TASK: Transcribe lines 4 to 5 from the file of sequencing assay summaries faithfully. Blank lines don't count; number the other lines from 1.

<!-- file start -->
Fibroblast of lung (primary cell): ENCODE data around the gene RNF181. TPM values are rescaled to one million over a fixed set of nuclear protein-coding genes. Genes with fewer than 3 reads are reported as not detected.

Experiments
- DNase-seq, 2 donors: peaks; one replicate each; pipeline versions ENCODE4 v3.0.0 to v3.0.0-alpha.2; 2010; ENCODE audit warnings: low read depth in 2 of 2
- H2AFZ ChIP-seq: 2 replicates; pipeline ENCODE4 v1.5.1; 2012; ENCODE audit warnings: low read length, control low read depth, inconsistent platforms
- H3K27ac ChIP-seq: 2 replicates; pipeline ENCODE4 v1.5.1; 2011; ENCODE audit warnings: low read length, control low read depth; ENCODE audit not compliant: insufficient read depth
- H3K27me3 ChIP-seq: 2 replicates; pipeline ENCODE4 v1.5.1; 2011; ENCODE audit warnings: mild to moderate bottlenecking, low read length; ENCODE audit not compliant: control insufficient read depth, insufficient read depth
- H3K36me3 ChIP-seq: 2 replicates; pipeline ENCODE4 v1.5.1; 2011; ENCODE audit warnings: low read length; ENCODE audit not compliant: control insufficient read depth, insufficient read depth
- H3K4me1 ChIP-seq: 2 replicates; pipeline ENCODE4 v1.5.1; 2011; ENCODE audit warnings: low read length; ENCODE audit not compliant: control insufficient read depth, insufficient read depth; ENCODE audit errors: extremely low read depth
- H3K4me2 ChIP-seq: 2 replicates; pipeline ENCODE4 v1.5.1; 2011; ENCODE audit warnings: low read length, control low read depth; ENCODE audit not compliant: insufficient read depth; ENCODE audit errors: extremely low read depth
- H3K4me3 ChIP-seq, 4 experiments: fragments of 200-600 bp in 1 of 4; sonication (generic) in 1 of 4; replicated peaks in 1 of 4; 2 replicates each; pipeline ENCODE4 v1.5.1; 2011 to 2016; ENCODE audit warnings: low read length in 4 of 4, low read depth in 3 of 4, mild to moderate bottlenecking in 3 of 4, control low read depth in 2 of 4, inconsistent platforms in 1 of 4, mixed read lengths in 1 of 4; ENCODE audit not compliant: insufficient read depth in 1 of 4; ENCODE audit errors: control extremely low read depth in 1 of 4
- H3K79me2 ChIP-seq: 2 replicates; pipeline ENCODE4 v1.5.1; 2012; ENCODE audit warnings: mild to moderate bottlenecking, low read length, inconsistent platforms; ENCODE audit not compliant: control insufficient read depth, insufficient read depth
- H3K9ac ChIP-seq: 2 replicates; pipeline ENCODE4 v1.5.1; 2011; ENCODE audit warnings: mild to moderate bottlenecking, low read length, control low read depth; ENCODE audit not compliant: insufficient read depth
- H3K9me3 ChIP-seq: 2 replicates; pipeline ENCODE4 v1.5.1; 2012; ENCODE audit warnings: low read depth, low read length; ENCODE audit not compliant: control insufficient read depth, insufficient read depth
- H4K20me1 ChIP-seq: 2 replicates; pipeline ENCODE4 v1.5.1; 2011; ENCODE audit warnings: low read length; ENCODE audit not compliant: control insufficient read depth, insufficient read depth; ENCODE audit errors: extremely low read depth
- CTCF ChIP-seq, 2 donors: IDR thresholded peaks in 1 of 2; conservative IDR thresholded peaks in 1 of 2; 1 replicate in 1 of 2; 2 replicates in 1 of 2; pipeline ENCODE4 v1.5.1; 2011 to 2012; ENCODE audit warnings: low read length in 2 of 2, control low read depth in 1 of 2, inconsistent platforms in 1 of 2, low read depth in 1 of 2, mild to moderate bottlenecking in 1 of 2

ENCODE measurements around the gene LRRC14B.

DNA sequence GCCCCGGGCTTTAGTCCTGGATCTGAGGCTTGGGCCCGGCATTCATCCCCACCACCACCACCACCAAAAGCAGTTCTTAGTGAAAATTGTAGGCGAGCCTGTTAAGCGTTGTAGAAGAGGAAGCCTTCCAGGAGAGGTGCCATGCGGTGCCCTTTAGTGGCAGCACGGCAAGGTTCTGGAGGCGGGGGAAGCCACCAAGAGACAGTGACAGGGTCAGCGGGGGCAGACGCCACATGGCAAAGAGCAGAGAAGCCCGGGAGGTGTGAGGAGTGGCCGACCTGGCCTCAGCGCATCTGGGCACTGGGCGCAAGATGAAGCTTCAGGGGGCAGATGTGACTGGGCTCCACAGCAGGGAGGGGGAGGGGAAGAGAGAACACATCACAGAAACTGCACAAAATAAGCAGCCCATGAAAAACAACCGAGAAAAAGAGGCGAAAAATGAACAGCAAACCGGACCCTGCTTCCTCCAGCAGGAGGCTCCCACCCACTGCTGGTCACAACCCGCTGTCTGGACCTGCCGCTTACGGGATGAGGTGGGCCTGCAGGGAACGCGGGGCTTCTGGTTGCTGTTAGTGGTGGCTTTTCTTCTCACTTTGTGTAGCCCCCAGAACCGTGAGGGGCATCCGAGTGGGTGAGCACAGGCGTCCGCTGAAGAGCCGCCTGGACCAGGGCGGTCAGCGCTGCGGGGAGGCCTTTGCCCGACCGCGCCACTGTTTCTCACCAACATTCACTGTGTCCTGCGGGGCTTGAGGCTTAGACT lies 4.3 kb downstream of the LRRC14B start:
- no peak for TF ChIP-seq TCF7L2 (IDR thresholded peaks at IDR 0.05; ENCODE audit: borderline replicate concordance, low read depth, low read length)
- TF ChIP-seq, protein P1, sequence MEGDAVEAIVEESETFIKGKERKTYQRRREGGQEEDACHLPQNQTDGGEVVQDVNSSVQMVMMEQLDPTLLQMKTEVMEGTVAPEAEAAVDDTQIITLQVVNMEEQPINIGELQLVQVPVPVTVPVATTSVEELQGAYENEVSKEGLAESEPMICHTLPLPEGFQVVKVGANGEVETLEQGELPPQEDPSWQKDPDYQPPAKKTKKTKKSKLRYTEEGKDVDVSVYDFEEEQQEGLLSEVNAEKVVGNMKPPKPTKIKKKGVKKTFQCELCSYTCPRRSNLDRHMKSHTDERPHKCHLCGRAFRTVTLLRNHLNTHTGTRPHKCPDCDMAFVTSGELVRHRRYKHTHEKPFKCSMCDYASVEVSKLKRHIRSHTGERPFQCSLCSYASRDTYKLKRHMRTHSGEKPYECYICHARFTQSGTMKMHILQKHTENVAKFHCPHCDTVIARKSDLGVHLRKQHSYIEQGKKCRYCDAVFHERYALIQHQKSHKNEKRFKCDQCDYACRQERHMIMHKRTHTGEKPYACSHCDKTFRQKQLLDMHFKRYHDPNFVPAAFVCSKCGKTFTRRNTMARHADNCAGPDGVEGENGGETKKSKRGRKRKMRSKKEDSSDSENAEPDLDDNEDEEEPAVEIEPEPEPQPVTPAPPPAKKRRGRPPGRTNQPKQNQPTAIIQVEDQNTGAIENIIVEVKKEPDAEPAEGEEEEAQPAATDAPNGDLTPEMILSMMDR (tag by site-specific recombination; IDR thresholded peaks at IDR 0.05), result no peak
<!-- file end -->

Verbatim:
- H2AFZ ChIP-seq: 2 replicates; pipeline ENCODE4 v1.5.1; 2012; ENCODE audit warnings: low read length, control low read depth, inconsistent platforms
- H3K27ac ChIP-seq: 2 replicates; pipeline ENCODE4 v1.5.1; 2011; ENCODE audit warnings: low read length, control low read depth; ENCODE audit not compliant: insufficient read depth